The Georgian and Russian incursions in Georgia require clear, unequivocal, creative and continuing responses from Barack Obama to assure voters that an Obama administration will be responsive and responsible when international crises erupt.
Fortunately, Senator Obama has General Wesley K. Clark, former Supreme Allied Commander of NATO and the military leader during the Kosovo conflict, as an unwavering supporter whose experience and leadership in eastern Europe is recognized by European leaders and by the American people. General Clark should be actively engaged in devising the detailed policy recommendations that the Obama campaign must make now and continue to make in the future as the combustible situation on the ground in Georgia evolves.
It is clear that the United States should not threaten the use of force in this conflict. Instead, as Senator Obama has suggested, independent observers should be dispatched to ascertain the conditions on the ground in Georgia and the dissident regions and to seek a resolution of the conflict.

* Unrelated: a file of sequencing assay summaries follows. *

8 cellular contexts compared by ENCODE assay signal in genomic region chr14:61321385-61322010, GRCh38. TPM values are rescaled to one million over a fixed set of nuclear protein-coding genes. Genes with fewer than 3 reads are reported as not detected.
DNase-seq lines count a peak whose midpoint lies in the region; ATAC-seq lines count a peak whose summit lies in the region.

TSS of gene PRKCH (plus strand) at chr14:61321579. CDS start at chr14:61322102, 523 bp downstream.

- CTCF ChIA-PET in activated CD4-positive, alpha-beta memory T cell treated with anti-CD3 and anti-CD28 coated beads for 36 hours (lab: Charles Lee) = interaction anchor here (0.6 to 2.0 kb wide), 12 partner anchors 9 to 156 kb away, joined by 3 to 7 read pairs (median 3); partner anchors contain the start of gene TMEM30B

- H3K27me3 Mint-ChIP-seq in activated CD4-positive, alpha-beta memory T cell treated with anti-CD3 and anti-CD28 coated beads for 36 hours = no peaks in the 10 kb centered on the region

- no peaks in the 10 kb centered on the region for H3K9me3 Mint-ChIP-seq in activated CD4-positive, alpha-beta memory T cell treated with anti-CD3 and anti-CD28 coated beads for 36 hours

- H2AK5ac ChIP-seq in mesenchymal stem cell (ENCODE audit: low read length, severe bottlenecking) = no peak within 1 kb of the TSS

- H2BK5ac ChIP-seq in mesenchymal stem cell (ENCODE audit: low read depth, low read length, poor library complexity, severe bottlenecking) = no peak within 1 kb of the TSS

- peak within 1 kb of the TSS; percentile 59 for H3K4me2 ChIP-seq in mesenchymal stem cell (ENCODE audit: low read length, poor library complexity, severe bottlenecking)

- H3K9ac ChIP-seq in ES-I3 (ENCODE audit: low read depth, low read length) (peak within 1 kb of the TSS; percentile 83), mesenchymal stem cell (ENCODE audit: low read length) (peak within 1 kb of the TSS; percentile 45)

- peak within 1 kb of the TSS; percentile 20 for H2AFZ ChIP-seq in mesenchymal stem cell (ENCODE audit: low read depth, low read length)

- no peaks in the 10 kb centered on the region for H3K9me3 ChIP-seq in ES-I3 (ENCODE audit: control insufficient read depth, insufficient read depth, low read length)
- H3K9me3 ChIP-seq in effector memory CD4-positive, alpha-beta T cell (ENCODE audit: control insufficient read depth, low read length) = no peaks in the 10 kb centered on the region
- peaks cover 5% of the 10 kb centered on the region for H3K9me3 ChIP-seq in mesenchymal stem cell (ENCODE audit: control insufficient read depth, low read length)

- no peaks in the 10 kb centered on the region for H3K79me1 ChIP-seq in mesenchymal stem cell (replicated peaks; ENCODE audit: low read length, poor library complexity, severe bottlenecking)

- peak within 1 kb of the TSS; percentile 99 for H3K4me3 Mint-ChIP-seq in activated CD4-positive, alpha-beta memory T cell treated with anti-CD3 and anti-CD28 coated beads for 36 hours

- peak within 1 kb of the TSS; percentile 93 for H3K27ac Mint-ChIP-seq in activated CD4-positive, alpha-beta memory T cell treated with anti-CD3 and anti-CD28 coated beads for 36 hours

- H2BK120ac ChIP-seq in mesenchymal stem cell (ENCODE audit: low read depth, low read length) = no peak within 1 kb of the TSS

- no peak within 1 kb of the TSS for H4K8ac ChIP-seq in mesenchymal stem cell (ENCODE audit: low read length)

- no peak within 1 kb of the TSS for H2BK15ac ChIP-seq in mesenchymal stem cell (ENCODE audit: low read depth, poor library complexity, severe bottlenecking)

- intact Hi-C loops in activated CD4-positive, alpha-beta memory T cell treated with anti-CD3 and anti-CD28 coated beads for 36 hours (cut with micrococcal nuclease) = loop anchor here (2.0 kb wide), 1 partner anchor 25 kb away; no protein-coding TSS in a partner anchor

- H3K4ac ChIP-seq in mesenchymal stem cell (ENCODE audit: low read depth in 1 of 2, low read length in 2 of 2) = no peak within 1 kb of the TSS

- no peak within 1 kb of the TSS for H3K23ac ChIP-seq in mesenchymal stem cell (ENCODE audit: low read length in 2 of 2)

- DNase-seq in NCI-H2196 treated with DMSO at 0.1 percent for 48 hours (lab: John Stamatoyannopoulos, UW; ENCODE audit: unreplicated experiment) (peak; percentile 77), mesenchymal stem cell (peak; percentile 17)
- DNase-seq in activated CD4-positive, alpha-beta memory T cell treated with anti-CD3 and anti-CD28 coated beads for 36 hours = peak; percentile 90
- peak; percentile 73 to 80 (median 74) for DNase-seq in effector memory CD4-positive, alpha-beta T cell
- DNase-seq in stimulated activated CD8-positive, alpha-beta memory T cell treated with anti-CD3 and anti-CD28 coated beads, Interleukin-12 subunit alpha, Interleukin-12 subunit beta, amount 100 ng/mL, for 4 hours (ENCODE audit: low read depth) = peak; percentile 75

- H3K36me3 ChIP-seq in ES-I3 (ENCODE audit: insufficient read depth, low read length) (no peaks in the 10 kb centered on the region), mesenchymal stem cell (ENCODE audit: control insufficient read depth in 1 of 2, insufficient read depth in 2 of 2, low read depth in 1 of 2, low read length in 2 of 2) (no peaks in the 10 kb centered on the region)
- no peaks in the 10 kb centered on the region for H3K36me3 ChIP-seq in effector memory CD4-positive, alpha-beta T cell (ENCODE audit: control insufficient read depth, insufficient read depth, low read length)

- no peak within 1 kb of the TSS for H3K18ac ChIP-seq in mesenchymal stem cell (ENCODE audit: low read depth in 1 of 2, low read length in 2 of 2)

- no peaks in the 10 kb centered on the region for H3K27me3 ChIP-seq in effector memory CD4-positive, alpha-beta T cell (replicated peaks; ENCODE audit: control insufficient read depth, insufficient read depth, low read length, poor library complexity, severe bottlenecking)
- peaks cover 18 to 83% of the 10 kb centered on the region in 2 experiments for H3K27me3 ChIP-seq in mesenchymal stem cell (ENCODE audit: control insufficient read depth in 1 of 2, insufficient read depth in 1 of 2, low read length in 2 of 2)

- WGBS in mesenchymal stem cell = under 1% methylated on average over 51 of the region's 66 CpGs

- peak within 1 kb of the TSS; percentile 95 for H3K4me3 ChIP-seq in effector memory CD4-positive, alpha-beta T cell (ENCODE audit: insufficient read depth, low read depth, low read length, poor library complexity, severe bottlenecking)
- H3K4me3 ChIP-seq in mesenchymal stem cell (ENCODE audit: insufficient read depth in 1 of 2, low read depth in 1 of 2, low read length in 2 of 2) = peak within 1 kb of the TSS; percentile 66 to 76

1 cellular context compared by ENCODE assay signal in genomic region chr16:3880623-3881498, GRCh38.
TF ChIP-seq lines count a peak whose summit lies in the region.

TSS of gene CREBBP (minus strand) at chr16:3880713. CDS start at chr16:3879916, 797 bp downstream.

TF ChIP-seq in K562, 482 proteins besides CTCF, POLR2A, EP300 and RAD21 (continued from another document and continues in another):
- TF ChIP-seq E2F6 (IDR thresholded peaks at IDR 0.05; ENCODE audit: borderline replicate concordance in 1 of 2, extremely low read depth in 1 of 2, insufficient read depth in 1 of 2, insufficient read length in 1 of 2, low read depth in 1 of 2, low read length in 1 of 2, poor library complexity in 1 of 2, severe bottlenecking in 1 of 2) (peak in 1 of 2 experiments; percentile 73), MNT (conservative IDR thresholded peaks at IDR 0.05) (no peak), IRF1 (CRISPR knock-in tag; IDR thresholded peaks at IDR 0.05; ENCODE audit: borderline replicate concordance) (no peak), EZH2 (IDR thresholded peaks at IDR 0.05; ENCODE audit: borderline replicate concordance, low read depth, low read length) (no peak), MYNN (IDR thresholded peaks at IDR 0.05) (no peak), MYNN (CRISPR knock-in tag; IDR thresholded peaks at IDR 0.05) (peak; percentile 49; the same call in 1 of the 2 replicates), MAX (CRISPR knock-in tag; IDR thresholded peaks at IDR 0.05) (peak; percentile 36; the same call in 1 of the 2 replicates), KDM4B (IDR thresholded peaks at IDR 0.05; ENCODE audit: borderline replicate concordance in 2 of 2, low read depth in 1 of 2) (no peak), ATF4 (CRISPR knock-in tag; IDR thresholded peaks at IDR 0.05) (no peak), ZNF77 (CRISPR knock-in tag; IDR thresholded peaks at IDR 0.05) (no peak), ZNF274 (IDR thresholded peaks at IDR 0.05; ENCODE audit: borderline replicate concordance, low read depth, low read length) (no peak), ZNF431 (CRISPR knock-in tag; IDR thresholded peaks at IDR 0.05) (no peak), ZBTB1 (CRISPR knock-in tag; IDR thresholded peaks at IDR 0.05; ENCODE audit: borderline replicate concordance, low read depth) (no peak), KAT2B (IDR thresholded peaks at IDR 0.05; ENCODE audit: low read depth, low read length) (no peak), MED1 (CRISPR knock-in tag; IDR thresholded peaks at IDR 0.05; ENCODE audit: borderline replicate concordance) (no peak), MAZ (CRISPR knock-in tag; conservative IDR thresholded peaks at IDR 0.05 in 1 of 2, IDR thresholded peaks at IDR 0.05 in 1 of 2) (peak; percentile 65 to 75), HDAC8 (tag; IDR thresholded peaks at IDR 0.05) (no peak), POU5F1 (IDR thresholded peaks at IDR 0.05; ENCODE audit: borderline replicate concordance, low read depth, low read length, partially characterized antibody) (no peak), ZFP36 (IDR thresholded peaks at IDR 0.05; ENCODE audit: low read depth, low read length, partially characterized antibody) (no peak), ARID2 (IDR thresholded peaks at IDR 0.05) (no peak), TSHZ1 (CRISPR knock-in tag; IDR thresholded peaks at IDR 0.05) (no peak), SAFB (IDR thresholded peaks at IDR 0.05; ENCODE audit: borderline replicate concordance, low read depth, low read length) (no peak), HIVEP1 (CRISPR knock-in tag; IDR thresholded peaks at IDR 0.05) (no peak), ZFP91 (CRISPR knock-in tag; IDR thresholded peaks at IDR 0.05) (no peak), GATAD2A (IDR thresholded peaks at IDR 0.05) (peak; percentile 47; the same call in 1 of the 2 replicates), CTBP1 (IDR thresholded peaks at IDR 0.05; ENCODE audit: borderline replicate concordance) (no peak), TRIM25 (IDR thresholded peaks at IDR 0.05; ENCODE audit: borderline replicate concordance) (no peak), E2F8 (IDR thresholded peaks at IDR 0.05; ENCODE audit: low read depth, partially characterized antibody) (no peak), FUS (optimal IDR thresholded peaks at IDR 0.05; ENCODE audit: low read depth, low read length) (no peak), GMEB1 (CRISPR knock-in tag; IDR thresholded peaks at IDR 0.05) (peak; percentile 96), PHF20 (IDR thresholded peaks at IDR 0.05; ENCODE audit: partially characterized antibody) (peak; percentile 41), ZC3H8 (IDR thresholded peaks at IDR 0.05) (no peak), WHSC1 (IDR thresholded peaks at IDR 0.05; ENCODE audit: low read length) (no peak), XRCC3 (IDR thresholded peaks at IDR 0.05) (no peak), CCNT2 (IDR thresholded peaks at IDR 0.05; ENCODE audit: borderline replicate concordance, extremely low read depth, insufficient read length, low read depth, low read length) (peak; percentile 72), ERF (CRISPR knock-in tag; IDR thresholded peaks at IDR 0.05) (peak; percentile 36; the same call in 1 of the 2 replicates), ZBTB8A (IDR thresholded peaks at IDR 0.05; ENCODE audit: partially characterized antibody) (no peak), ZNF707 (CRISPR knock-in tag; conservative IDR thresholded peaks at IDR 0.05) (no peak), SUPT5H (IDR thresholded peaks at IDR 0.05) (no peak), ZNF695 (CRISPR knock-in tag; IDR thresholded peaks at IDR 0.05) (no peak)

General Clark knows that in a 21st century Europe made transnational in pursuit of trade and commerce, the 19th century solutions to which Russia is prone have no place. Russia should, and can, enter the mainstream of a Europe held together more by economics than national identities. It is to that goal that American policy should be directed and not to the bellicose attitudes and statements of the Bush administration and its supporters.
But somebody with the knowledge, experience and broad international influence has to move the idea of a resolution in Georgia to a reality.
That man is Wesley Clark.